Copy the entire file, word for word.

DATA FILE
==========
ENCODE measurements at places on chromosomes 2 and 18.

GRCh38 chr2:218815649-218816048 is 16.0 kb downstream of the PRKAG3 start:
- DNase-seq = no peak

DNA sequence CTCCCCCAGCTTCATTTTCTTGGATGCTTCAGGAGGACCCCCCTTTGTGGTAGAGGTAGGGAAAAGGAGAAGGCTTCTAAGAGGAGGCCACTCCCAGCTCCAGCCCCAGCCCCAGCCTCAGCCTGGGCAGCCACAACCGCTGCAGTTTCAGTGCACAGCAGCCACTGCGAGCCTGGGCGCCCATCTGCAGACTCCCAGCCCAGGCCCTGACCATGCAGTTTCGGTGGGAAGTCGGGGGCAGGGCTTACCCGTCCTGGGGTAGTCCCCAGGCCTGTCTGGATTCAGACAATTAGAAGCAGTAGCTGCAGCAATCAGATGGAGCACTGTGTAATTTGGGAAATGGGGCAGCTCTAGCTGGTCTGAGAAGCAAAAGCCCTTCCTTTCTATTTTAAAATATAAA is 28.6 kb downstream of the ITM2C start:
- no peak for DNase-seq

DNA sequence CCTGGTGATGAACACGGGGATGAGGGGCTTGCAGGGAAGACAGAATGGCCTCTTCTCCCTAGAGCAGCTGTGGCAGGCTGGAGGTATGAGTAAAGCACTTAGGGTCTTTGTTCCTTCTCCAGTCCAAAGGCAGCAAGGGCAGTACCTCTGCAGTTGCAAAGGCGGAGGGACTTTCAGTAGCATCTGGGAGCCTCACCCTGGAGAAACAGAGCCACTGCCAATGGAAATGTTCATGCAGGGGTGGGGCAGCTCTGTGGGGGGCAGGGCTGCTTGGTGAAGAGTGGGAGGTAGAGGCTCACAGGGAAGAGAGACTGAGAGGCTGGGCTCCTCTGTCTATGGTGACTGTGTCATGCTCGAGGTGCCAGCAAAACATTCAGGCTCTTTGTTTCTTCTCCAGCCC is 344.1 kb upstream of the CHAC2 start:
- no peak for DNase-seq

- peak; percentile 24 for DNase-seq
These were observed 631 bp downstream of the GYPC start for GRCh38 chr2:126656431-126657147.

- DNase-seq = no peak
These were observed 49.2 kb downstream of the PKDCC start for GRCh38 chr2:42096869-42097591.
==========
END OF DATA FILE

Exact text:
ENCODE measurements at places on chromosomes 2 and 18.

GRCh38 chr2:218815649-218816048 is 16.0 kb downstream of the PRKAG3 start:
- DNase-seq = no peak

DNA sequence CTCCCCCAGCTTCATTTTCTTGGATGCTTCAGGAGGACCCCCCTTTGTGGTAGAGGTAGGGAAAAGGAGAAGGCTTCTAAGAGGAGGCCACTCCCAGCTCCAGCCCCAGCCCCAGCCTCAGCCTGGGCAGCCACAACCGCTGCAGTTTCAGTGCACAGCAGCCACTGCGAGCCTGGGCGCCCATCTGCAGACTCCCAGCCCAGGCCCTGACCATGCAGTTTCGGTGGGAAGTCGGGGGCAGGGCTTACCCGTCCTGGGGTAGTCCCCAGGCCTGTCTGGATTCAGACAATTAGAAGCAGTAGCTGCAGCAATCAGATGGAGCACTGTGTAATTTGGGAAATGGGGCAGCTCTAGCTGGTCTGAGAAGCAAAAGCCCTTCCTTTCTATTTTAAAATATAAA is 28.6 kb downstream of the ITM2C start:
- no peak for DNase-seq

DNA sequence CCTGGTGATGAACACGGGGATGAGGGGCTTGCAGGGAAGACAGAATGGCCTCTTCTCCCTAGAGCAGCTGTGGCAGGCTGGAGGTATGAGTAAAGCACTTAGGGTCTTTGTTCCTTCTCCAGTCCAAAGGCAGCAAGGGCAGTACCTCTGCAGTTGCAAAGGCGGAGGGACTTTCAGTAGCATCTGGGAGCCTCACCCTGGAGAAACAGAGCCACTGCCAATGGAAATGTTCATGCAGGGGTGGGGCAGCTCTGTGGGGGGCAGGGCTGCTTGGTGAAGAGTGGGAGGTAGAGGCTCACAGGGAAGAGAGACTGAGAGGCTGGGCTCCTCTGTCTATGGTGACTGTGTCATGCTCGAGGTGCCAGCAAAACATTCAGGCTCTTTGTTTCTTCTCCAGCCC is 344.1 kb upstream of the CHAC2 start:
- no peak for DNase-seq

- peak; percentile 24 for DNase-seq
These were observed 631 bp downstream of the GYPC start for GRCh38 chr2:126656431-126657147.

- DNase-seq = no peak
These were observed 49.2 kb downstream of the PKDCC start for GRCh38 chr2:42096869-42097591.